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    Personally, the most interesting aspect about this is the different ways you could represent the same information: schemaless (tuple, dict) vs schemaful (data class, named tuple), limited (NumPy arrays) vs effectively unlimited (others). The size of each object wouldn’t come into consideration except for extremely niche programs, such as those where the max size of each datum is known in advance (where NumPy arrays make sense).

    Also, how do each of these data types scale in memory if you have a million of them, each with a million fields?

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      Store them in a more compact form such as pickle, and unpickle them ondemenad with a cache.

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      This seems like it’s probably misleading, because it’s measuring the overhead of the high-level data structure and not accounting for how the size in memory will vary according to what you put in there. If you only ever store (Python) int and short strings containing code points from the latin-1 range, it’ll look very different than if you store, say, longer strings containing code points outside latin-1 (will at least double the storage for the string) or more complex types like lists or dicts.

      The string storage varies because internally Python always uses a fixed-width encoding, but chooses it per-string as the narrowest one capable of encoding the widest code point in the string — 1, 2, or 4 bytes.

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        The string storage varies because internally Python always uses a fixed-width encoding, but chooses it per-string as the narrowest one capable of encoding the widest code point in the string — 1, 2, or 4 bytes.

        I thought that python used utf-8 internally. TIL, I guess.

        https://peps.python.org/pep-0393/

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          As the PEP says, Python used to do either 2-byte (with surrogates) or 4-byte internal Unicode and which one was a compile-time flag baked into the interpreter. Then Python 3.3 switched to the dynamic per-string encoding choice used ever since.

          The advantages of this are that strings are always fixed-width storage — which is convenient for a lot of interactions with them, both at the Python and underlying C level — but without the inefficiency of UTF-32. There are cases where this makes better use of memory than “UTF-8 always” (since Python can get the first 256 code points in 1-byte encoding while UTF-8 can only get the first 128), and cases where it doesn’t (since a single code point past 256 switches the whole string to a wider encoding).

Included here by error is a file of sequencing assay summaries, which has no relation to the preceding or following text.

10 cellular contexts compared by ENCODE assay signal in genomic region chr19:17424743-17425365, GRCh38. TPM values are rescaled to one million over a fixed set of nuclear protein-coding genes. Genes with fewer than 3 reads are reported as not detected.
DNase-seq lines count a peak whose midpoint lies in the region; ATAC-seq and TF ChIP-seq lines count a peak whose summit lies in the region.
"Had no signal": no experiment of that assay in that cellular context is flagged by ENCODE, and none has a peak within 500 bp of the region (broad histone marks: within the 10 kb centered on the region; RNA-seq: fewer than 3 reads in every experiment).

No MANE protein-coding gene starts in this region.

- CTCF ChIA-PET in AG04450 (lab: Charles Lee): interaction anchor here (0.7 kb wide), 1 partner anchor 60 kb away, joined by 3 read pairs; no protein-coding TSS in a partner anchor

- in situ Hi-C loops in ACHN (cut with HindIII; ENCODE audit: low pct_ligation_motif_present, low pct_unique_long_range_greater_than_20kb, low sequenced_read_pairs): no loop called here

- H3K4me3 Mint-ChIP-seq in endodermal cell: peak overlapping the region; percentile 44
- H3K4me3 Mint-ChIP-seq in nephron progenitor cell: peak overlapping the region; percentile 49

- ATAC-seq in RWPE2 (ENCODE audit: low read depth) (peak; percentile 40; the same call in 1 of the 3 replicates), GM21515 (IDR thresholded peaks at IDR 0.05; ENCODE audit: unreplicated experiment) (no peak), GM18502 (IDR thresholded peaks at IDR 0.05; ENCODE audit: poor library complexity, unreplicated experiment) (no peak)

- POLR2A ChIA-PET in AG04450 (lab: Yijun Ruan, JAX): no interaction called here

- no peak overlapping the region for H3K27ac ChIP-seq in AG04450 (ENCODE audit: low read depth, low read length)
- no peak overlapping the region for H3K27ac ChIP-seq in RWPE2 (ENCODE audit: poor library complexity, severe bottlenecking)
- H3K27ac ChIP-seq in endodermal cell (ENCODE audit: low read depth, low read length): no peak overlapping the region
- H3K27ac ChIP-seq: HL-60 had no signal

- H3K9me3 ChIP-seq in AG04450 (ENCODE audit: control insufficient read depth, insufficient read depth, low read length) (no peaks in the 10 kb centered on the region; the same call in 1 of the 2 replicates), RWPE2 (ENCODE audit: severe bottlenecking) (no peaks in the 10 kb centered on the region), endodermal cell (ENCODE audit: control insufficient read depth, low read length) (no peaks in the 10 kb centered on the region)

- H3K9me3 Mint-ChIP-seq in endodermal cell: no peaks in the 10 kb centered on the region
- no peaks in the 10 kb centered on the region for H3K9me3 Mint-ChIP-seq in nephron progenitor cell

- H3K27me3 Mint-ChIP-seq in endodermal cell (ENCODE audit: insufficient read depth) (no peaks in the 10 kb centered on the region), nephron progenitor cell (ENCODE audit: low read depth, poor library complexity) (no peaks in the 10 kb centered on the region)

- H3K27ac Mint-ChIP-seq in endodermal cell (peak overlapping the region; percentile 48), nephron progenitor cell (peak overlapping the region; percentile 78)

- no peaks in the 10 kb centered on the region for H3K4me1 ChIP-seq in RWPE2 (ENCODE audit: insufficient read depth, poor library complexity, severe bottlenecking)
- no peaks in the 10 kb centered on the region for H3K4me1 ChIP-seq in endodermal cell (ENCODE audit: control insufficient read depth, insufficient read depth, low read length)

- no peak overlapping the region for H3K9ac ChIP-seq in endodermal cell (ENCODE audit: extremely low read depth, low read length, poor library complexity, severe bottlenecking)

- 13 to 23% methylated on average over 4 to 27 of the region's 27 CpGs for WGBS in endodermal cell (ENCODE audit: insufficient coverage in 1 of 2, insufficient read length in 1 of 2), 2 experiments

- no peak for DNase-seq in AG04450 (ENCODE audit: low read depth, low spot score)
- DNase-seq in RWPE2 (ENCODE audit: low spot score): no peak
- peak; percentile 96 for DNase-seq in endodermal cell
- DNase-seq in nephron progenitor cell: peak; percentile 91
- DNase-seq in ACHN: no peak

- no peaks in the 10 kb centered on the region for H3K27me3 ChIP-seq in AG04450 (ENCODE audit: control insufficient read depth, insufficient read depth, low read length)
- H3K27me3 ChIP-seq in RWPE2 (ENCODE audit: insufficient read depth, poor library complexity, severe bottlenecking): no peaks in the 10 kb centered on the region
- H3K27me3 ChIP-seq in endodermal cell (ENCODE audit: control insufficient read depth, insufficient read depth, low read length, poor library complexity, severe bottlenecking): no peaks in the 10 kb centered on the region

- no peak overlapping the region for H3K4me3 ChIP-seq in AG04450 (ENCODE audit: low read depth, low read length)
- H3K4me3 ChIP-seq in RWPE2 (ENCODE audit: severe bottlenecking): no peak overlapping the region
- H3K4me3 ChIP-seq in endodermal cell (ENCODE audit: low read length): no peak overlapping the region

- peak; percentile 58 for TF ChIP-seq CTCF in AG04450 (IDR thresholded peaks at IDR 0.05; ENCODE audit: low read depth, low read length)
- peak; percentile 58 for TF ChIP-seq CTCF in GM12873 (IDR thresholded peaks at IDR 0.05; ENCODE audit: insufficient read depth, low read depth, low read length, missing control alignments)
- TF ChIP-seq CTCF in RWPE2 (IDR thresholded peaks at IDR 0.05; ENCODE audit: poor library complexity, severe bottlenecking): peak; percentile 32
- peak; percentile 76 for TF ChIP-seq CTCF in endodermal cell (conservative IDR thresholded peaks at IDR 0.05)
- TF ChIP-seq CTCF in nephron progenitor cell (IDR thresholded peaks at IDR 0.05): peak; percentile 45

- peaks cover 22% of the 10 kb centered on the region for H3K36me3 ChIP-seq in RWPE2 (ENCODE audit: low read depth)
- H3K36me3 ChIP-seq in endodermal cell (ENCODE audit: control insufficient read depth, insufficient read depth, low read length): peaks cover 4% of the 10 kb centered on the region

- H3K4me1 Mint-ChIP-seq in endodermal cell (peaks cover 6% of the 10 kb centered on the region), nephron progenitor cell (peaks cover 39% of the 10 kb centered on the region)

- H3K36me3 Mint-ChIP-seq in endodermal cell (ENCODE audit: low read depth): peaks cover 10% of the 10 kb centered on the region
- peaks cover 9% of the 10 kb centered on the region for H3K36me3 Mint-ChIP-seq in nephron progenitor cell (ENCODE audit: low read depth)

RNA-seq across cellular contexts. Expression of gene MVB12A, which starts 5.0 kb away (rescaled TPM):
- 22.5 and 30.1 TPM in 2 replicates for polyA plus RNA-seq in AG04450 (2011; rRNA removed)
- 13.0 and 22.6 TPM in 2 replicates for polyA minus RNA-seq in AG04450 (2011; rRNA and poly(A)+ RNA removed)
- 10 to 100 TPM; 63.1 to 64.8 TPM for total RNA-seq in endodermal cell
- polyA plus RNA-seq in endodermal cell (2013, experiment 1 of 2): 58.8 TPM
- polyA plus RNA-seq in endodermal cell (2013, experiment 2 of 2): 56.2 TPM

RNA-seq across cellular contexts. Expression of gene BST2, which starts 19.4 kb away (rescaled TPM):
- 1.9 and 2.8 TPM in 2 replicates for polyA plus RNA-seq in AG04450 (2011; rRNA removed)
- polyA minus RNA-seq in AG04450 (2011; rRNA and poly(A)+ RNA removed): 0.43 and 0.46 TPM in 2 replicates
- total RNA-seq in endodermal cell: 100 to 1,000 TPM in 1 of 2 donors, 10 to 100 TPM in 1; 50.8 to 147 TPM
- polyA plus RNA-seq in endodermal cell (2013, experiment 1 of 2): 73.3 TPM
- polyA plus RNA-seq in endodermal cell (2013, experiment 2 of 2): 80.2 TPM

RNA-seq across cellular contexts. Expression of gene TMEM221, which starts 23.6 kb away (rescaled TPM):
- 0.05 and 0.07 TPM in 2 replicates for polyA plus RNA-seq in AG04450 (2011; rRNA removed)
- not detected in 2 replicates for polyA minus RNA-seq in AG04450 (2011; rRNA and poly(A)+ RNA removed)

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            What’s an example of an algorithm where fixed width code points is actually useful?

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              Iterating is a lot easier with fixed width. Indexing is a lot easier with fixed width. Calculating length is a lot easier with fixed width.

              I know a lot of people really like to say that you shouldn’t be allowed to do those things to Unicode, but there are enough real-world use cases which require them that there’s no reason not to have them be that little bit nicer.

              Also it avoids the issue of how to expose variable-width storage to the programmer; in the old days before PEP 393, a “narrow” (2-byte Unicode) build of Python would leak lone surrogates up to the programmer. But if you’re going to normalize them to avoid that you have a complex API design problem of how to achieve that. Currently Python strings are iterables of code points, not of bytes or code units, which is a cleaner abstraction all around.

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            Does any language use utf-8 internally? That seems like a very slow choice if you are doing a lot of string manipulation.

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              Swift does for most purposes. If that is too slow, you are probably not dealing with proper strings.

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                It doesn’t seem like it’s actually storing anything as UTF-8 in memory, but rather a collection of Character objects, which to me seems to be a subclass of an integer by reading the documentation. That is pretty much the OOP way of implementing strings as far as I can tell.

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                  Storage is UTF-8 according to https://www.swift.org/blog/utf8-string/

                  A Character is a Unicode grapheme cluster and is realised on a much higher level than pure storage.

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            Also, I don’t know if it’s still the case, but I know that it at least used to be true that Python dict aggressively resizes to keep the hash table sparse, so even if you use the lowest-memory-overhead container you can find, putting even a single dict inside that container is likely to wipe out all your careful micro-optimizing choices.

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            How useful for me! Thank you for posting this.